No, it wasn't that they had played before a crowd like that before in Austin. They hadn't. It wasn't that they had beaten Oklahoma recently. They hadn't.
What they had done was prepared for exactly the situation that faced them with a little more than seven minutes remaining when Sooners star Buddy Hield hit a jump shot to extend the Oklahoma lead to 58-51.
Preparing for exactly that type of situation was part of new head coach Shaka Smart's process, according to the players:
In a way, UT's run had been in the making since last fall, when in preseason practice Smart instituted a regular feature called a "six-minute game." A score would be put on the board with 360 seconds on the clock, and players would scrimmage until it was over.
One day, UT forward Connor Lammert said, they played seven six-minute games in a row. Guard Javan Felix said three things were stressed in those games â making stops, making free throws, and taking care of the ball.
And during Saturday's outcome-deciding run? The Longhorns made 11 stops in a row. They went 8 for 8 from the line. And they didn't commit a turnover.
"We did have a pretty good six-minute game," Felix said, laughing. "I'm going to go tell (Smart) that."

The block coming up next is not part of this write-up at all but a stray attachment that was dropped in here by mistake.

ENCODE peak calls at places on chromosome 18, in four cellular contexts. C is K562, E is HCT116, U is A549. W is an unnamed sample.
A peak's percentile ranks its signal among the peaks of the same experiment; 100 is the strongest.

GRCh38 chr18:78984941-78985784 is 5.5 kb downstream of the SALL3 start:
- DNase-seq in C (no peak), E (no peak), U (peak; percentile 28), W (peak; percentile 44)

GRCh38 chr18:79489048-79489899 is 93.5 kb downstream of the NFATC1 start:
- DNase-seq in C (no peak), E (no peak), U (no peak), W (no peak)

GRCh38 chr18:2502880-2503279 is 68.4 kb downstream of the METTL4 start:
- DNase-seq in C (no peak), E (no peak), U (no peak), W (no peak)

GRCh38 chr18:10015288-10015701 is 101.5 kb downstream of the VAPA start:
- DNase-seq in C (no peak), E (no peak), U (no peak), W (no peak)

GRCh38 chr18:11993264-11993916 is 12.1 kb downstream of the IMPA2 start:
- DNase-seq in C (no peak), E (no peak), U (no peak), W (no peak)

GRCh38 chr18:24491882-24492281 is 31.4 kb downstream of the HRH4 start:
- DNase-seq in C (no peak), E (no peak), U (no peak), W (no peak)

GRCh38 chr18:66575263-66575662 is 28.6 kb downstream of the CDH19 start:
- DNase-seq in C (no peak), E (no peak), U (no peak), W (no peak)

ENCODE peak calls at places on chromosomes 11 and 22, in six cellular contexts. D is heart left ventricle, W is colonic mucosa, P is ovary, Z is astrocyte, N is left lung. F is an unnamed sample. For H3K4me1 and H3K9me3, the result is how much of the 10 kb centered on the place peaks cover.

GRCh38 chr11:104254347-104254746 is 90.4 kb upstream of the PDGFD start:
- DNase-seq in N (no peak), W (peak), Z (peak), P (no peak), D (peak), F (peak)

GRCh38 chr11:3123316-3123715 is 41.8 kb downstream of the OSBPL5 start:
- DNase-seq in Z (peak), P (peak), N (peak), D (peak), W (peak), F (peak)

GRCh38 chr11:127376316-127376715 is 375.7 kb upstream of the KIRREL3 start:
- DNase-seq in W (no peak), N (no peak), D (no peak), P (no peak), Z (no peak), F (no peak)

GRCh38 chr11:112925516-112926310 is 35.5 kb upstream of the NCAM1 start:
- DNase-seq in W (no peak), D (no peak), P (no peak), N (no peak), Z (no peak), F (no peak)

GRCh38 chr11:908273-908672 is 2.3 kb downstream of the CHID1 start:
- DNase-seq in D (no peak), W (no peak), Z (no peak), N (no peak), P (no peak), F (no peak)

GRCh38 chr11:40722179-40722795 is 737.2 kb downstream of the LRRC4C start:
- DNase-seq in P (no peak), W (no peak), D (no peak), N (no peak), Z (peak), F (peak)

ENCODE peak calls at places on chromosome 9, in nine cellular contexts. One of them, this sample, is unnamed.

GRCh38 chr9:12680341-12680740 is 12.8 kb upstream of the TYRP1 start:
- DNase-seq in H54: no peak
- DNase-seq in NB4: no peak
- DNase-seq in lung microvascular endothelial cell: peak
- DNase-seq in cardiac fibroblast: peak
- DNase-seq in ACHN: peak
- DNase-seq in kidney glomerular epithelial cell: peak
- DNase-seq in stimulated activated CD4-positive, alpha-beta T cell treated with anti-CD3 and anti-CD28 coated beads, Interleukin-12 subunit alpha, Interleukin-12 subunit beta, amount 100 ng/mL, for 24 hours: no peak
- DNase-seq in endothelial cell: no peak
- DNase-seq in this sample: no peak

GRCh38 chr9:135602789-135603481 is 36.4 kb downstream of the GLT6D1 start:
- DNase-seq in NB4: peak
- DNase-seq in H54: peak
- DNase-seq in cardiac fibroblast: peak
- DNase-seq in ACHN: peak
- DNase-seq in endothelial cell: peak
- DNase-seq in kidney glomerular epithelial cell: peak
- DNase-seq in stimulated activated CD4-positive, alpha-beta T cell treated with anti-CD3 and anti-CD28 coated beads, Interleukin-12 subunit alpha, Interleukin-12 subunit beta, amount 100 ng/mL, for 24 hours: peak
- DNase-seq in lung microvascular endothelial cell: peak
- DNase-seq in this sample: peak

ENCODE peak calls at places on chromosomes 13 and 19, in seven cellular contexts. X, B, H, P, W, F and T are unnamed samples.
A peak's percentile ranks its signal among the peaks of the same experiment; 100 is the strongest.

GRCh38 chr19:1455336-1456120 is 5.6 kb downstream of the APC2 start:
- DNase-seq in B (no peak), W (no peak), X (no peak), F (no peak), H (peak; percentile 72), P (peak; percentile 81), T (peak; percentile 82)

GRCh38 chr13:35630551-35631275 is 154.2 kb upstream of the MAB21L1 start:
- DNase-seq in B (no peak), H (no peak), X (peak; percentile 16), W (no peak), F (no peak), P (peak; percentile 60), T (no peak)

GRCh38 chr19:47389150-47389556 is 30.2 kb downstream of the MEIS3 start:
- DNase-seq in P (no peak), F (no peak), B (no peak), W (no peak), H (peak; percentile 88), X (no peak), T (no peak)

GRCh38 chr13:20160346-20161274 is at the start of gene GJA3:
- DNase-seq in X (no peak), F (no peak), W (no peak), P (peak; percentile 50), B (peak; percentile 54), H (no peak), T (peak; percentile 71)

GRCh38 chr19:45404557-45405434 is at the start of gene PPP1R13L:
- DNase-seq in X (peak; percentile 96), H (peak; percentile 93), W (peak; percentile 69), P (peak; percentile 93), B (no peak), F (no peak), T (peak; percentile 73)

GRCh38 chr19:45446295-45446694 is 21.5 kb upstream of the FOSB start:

Evident in the run was the type of confidence and joy in being there that defines these new-look Longhorns under Smart. At a time in the year when most teams under former head coach Rick Barnes cratered as a result of advanced scouting and getting ground down by Barnes' teaching techniques and a long conference season, this Texas team is soaring despite the late December loss of star big man Cameron Ridley.
Underlying Smart's philosophy is a consistent message:
You either have to do something or you get to, and the difference in attitude can determine success or failure.
"The mind is a powerful thing," Smart likes to say. And so by following and inculcating Smart's process, the Longhorns were "connected" throughout the game on Saturday, their head coach said in the aftermath. Smart even acknowledged that what often happened in previous seasons at Texas is typical for college basketball teams at this time of year. Just not this one.
"This time of year everyone is a little bit tired, everyone is a little bit run down and there is a lot that is asked of these guys," Smart said. "Our guys dug deep and found the energy and togetherness to get those stops."
They dug deep and found the energy and togetherness not because they had to, but because they got to, on a national stage with CBS televising the game and in front of 16,540 screaming fans in burnt orange. They dug deep and found the energy and togetherness because it was an enjoyable and resounding expression of who they are now as basketball players and as a team.
"It is fun," said senior Connor Lammert. "I think we have been getting better each game. We have had some games where we didn't play great for whatever reason, but I think we have been getting better progressively since the beginning of the season. We bounce back. I can speak for the seniors and myself -- it has been fun to be a part of it this year."